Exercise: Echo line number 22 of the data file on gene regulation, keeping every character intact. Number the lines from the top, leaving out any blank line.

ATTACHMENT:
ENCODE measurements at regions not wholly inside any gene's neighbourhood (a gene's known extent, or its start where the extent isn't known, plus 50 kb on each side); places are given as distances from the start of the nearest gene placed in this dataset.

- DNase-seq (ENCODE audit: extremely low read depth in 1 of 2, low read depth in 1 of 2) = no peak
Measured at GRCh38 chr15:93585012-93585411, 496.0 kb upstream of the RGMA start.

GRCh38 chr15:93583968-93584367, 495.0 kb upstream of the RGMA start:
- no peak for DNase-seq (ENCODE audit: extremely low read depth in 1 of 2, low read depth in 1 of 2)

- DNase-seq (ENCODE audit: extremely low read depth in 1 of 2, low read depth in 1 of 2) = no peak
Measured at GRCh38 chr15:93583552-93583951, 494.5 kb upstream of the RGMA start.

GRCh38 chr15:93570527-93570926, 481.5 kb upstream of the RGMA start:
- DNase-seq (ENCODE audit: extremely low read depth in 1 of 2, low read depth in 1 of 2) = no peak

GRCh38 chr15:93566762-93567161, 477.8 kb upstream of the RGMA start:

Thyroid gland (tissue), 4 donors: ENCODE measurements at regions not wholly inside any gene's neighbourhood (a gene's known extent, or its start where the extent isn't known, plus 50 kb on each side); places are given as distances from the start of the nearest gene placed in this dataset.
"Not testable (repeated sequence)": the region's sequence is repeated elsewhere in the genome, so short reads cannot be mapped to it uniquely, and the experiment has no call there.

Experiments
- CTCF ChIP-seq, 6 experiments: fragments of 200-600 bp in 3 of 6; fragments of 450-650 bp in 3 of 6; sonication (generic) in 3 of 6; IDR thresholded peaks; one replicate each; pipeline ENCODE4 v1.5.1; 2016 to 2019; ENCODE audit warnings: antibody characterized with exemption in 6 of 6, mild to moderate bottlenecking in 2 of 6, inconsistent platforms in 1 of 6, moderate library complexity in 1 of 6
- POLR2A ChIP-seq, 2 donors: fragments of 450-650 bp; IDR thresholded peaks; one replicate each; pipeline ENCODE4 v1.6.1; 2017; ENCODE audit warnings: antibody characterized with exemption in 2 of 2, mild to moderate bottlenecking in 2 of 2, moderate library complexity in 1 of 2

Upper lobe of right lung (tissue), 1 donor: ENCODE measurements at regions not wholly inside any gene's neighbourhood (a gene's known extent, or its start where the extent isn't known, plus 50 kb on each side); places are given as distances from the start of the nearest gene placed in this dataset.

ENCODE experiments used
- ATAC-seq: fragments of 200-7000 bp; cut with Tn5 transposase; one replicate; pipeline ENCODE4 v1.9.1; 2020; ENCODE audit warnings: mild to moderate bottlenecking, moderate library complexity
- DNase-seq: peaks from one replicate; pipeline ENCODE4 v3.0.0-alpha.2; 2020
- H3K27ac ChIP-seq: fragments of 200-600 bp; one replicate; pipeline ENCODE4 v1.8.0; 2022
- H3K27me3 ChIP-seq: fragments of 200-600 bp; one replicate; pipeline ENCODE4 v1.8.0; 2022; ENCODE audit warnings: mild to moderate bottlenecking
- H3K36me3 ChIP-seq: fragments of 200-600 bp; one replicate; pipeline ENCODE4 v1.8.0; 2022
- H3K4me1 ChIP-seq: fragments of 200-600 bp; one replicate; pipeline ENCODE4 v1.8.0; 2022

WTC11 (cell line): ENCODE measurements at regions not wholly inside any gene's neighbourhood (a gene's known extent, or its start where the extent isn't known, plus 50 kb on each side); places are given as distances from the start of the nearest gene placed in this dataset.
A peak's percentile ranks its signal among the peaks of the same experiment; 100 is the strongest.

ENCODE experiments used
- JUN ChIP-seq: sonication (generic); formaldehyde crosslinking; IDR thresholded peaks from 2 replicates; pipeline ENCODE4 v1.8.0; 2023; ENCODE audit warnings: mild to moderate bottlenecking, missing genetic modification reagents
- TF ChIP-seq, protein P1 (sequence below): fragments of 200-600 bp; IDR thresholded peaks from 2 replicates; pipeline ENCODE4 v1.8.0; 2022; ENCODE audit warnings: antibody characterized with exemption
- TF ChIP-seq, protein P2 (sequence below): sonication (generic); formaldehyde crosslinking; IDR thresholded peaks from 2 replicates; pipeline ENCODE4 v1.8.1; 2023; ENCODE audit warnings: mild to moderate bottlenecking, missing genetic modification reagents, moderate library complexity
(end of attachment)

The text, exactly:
- H3K36me3 ChIP-seq: fragments of 200-600 bp; one replicate; pipeline ENCODE4 v1.8.0; 2022